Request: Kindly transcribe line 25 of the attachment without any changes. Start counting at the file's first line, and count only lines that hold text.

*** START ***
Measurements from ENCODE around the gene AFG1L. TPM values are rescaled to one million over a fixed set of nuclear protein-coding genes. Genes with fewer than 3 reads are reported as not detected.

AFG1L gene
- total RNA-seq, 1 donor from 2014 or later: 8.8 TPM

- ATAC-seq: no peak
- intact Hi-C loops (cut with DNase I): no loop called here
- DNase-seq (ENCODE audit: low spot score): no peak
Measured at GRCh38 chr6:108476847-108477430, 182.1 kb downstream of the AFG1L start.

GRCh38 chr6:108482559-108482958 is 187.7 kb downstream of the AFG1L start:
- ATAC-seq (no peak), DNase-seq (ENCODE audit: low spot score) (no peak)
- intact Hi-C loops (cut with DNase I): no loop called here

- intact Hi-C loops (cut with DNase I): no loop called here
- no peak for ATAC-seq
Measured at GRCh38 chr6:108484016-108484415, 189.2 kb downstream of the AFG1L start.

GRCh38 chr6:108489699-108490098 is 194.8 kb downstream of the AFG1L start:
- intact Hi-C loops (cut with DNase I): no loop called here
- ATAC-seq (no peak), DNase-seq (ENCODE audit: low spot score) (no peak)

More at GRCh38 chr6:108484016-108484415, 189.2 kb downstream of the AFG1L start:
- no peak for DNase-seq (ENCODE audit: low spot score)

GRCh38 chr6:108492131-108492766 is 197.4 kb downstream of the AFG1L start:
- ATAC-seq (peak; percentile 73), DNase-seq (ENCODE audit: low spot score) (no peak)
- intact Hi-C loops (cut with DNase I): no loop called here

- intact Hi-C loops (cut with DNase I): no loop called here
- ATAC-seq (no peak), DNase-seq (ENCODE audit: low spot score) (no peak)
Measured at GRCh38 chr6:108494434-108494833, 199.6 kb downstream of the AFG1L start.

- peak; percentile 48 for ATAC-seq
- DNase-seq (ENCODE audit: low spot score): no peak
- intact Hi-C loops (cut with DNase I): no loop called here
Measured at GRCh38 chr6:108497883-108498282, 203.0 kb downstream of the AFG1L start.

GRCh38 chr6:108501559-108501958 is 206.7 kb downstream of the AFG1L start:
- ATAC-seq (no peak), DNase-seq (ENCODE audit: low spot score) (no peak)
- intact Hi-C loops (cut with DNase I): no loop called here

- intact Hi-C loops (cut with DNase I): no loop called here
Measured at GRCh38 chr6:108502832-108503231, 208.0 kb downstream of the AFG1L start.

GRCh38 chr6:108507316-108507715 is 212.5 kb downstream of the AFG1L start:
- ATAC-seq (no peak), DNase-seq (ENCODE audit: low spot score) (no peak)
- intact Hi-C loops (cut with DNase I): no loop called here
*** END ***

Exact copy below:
- peak; percentile 48 for ATAC-seq